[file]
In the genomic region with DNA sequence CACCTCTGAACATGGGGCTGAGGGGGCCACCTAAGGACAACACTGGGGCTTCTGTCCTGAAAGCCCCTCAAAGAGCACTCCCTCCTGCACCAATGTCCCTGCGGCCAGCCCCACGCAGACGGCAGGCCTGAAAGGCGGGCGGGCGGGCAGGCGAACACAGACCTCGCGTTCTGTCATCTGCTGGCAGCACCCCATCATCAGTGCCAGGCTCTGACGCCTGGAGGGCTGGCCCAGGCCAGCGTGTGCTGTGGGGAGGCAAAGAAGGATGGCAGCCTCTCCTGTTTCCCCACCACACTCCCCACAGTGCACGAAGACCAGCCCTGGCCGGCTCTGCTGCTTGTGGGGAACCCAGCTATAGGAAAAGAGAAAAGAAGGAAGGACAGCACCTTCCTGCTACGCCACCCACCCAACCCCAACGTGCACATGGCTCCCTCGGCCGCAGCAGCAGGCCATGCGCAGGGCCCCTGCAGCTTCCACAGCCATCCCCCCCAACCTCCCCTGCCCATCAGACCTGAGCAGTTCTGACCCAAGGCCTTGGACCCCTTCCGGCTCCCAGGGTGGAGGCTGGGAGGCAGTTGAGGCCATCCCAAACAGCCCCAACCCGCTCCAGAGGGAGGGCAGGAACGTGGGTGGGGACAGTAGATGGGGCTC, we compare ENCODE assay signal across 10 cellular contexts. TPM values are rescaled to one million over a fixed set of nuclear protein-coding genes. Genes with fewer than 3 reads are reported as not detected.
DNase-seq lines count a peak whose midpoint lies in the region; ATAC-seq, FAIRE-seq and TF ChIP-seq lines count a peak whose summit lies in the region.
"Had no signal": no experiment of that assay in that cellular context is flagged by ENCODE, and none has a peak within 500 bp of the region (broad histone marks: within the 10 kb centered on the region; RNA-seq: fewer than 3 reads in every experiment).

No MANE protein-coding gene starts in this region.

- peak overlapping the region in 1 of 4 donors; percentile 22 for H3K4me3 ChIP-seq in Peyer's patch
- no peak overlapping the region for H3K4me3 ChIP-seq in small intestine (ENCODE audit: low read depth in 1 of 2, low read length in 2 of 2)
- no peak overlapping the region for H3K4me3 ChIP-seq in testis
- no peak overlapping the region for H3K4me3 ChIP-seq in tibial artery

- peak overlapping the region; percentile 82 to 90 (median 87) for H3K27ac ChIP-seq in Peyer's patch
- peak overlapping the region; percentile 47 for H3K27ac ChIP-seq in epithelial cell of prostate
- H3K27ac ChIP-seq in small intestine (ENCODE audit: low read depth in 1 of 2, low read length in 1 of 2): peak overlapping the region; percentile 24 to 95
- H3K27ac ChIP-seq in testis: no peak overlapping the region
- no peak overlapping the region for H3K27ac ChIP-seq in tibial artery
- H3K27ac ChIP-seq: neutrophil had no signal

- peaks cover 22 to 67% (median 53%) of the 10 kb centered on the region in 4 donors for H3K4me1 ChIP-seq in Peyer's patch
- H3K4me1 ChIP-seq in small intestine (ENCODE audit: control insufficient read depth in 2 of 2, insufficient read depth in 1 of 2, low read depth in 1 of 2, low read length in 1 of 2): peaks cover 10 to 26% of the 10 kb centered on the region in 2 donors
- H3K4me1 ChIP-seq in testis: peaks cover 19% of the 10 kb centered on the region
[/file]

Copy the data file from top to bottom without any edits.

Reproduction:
In the genomic region with DNA sequence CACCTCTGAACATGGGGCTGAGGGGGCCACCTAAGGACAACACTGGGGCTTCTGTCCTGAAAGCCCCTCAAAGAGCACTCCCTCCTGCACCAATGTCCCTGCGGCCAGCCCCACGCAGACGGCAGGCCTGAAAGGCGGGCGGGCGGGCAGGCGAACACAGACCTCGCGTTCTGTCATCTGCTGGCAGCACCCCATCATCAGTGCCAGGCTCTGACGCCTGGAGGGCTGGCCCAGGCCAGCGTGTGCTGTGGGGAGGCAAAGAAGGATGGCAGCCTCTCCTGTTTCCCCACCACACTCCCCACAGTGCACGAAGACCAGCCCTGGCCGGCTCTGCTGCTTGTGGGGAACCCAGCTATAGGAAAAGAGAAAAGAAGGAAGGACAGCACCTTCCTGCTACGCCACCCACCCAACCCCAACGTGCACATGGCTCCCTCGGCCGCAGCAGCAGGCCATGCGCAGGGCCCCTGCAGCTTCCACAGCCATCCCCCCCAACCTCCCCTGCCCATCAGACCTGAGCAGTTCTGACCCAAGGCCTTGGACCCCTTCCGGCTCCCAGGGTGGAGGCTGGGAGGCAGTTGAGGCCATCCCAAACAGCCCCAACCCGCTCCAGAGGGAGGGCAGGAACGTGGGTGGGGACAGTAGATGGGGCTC, we compare ENCODE assay signal across 10 cellular contexts. TPM values are rescaled to one million over a fixed set of nuclear protein-coding genes. Genes with fewer than 3 reads are reported as not detected.
DNase-seq lines count a peak whose midpoint lies in the region; ATAC-seq, FAIRE-seq and TF ChIP-seq lines count a peak whose summit lies in the region.
"Had no signal": no experiment of that assay in that cellular context is flagged by ENCODE, and none has a peak within 500 bp of the region (broad histone marks: within the 10 kb centered on the region; RNA-seq: fewer than 3 reads in every experiment).

No MANE protein-coding gene starts in this region.

- peak overlapping the region in 1 of 4 donors; percentile 22 for H3K4me3 ChIP-seq in Peyer's patch
- no peak overlapping the region for H3K4me3 ChIP-seq in small intestine (ENCODE audit: low read depth in 1 of 2, low read length in 2 of 2)
- no peak overlapping the region for H3K4me3 ChIP-seq in testis
- no peak overlapping the region for H3K4me3 ChIP-seq in tibial artery

- peak overlapping the region; percentile 82 to 90 (median 87) for H3K27ac ChIP-seq in Peyer's patch
- peak overlapping the region; percentile 47 for H3K27ac ChIP-seq in epithelial cell of prostate
- H3K27ac ChIP-seq in small intestine (ENCODE audit: low read depth in 1 of 2, low read length in 1 of 2): peak overlapping the region; percentile 24 to 95
- H3K27ac ChIP-seq in testis: no peak overlapping the region
- no peak overlapping the region for H3K27ac ChIP-seq in tibial artery
- H3K27ac ChIP-seq: neutrophil had no signal

- peaks cover 22 to 67% (median 53%) of the 10 kb centered on the region in 4 donors for H3K4me1 ChIP-seq in Peyer's patch
- H3K4me1 ChIP-seq in small intestine (ENCODE audit: control insufficient read depth in 2 of 2, insufficient read depth in 1 of 2, low read depth in 1 of 2, low read length in 1 of 2): peaks cover 10 to 26% of the 10 kb centered on the region in 2 donors
- H3K4me1 ChIP-seq in testis: peaks cover 19% of the 10 kb centered on the region